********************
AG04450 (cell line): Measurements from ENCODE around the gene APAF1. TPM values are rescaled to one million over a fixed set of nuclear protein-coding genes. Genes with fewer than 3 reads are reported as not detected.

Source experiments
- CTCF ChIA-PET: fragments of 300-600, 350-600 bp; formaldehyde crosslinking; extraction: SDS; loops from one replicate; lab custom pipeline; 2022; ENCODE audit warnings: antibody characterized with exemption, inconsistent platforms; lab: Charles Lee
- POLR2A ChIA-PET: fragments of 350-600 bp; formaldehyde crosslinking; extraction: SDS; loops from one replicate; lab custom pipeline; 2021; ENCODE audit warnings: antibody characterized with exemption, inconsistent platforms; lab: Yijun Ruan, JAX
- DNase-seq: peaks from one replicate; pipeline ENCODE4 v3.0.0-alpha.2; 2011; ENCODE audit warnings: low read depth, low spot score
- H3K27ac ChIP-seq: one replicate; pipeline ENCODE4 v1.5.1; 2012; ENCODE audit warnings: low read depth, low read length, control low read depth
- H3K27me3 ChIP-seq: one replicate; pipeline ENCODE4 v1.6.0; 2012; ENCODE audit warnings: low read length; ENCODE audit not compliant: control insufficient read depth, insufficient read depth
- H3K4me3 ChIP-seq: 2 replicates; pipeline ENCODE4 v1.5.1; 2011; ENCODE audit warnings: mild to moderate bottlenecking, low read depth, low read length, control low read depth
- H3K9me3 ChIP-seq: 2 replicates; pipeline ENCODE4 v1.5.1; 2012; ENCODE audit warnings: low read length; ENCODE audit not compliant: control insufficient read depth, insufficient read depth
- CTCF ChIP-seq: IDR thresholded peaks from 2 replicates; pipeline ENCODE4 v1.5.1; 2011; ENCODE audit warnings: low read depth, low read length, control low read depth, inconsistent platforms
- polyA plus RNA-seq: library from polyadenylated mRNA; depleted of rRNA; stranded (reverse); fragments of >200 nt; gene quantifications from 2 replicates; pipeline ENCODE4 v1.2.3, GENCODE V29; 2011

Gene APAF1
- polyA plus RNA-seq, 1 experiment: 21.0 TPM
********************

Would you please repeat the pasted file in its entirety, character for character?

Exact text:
AG04450 (cell line): Measurements from ENCODE around the gene APAF1. TPM values are rescaled to one million over a fixed set of nuclear protein-coding genes. Genes with fewer than 3 reads are reported as not detected.

Source experiments
- CTCF ChIA-PET: fragments of 300-600, 350-600 bp; formaldehyde crosslinking; extraction: SDS; loops from one replicate; lab custom pipeline; 2022; ENCODE audit warnings: antibody characterized with exemption, inconsistent platforms; lab: Charles Lee
- POLR2A ChIA-PET: fragments of 350-600 bp; formaldehyde crosslinking; extraction: SDS; loops from one replicate; lab custom pipeline; 2021; ENCODE audit warnings: antibody characterized with exemption, inconsistent platforms; lab: Yijun Ruan, JAX
- DNase-seq: peaks from one replicate; pipeline ENCODE4 v3.0.0-alpha.2; 2011; ENCODE audit warnings: low read depth, low spot score
- H3K27ac ChIP-seq: one replicate; pipeline ENCODE4 v1.5.1; 2012; ENCODE audit warnings: low read depth, low read length, control low read depth
- H3K27me3 ChIP-seq: one replicate; pipeline ENCODE4 v1.6.0; 2012; ENCODE audit warnings: low read length; ENCODE audit not compliant: control insufficient read depth, insufficient read depth
- H3K4me3 ChIP-seq: 2 replicates; pipeline ENCODE4 v1.5.1; 2011; ENCODE audit warnings: mild to moderate bottlenecking, low read depth, low read length, control low read depth
- H3K9me3 ChIP-seq: 2 replicates; pipeline ENCODE4 v1.5.1; 2012; ENCODE audit warnings: low read length; ENCODE audit not compliant: control insufficient read depth, insufficient read depth
- CTCF ChIP-seq: IDR thresholded peaks from 2 replicates; pipeline ENCODE4 v1.5.1; 2011; ENCODE audit warnings: low read depth, low read length, control low read depth, inconsistent platforms
- polyA plus RNA-seq: library from polyadenylated mRNA; depleted of rRNA; stranded (reverse); fragments of >200 nt; gene quantifications from 2 replicates; pipeline ENCODE4 v1.2.3, GENCODE V29; 2011

Gene APAF1
- polyA plus RNA-seq, 1 experiment: 21.0 TPM